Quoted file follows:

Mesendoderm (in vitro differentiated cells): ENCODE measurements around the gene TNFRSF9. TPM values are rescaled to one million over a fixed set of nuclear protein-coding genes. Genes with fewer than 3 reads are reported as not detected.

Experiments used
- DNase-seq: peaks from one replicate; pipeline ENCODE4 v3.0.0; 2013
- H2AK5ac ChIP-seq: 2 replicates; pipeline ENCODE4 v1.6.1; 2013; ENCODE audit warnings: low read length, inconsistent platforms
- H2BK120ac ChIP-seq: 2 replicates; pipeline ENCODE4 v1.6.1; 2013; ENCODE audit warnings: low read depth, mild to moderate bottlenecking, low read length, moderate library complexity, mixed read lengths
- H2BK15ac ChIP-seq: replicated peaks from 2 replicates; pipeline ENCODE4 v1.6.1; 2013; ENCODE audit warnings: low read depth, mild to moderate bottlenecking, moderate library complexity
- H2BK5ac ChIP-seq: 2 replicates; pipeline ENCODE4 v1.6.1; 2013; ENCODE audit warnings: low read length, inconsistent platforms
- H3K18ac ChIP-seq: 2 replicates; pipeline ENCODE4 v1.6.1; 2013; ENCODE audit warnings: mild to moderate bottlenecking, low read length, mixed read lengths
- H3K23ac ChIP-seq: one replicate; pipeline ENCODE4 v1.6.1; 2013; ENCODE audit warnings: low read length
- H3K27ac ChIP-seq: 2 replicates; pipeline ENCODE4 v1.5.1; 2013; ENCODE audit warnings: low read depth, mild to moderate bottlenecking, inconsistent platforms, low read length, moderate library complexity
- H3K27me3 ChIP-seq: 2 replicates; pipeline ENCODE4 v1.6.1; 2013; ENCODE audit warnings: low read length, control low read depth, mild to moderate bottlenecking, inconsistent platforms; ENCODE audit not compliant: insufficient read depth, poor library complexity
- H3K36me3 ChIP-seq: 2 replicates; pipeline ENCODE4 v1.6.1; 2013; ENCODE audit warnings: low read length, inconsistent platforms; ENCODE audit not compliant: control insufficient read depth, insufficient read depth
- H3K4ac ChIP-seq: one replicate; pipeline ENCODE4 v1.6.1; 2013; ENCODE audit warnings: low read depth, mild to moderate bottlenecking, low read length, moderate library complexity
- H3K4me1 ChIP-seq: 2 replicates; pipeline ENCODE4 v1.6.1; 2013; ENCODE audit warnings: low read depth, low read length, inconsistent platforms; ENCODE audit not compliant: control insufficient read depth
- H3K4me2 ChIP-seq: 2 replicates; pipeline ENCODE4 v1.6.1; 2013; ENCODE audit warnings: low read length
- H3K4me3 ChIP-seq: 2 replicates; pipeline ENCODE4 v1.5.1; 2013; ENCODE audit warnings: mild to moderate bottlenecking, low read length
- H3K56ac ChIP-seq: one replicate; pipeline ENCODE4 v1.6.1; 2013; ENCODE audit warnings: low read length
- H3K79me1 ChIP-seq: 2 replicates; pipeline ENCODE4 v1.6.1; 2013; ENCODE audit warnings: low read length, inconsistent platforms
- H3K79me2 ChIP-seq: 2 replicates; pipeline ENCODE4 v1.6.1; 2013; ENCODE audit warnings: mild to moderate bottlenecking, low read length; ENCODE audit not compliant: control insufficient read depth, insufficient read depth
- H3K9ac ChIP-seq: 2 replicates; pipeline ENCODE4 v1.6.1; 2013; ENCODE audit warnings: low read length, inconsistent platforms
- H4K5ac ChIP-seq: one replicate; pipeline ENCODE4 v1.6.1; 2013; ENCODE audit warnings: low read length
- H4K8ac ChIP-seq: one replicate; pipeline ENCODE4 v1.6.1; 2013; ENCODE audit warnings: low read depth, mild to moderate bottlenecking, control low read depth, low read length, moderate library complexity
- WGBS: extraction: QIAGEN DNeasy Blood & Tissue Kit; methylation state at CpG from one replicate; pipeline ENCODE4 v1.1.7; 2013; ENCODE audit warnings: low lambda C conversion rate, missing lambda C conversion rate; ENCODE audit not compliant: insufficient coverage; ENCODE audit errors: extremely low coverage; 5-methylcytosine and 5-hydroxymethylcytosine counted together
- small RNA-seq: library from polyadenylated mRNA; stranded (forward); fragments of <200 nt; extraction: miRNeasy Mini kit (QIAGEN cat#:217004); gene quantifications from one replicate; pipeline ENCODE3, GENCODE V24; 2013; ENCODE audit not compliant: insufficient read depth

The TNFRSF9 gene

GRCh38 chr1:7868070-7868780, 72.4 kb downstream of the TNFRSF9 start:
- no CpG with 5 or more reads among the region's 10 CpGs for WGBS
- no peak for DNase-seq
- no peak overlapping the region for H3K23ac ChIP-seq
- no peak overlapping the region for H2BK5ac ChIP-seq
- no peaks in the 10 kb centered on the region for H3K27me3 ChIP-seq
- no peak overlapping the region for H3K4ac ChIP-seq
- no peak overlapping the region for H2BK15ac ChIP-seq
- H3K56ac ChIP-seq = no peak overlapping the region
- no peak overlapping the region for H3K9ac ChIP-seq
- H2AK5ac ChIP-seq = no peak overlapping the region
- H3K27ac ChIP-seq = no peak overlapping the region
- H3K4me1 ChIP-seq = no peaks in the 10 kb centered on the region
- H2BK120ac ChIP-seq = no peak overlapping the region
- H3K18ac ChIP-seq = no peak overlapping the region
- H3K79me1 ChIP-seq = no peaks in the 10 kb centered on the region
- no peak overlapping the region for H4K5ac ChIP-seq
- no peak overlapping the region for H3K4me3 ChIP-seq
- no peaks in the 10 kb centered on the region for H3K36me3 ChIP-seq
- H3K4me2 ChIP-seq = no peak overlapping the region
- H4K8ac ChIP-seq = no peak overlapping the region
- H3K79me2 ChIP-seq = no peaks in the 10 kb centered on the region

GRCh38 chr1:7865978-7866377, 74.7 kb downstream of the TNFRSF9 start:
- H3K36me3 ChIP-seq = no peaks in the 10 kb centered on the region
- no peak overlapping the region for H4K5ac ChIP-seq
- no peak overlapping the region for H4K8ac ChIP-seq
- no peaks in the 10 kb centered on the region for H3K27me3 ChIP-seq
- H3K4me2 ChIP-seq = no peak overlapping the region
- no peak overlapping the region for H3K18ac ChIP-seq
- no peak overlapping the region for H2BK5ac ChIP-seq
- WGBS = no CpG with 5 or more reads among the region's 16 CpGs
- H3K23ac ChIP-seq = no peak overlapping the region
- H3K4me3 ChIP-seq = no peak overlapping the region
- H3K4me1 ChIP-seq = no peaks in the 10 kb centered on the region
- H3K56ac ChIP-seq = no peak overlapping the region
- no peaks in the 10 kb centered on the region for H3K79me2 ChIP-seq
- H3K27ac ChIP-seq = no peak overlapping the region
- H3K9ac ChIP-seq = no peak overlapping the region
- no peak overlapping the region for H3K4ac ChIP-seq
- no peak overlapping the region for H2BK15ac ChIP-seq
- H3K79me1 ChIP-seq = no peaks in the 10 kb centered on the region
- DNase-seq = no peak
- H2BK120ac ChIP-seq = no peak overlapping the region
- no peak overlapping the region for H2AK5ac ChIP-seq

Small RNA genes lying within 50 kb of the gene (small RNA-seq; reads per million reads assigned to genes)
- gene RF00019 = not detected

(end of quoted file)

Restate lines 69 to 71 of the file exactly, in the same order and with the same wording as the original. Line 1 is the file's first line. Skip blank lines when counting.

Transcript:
- no peak overlapping the region for H2AK5ac ChIP-seq

Small RNA genes lying within 50 kb of the gene (small RNA-seq; reads per million reads assigned to genes)
- gene RF00019 = not detected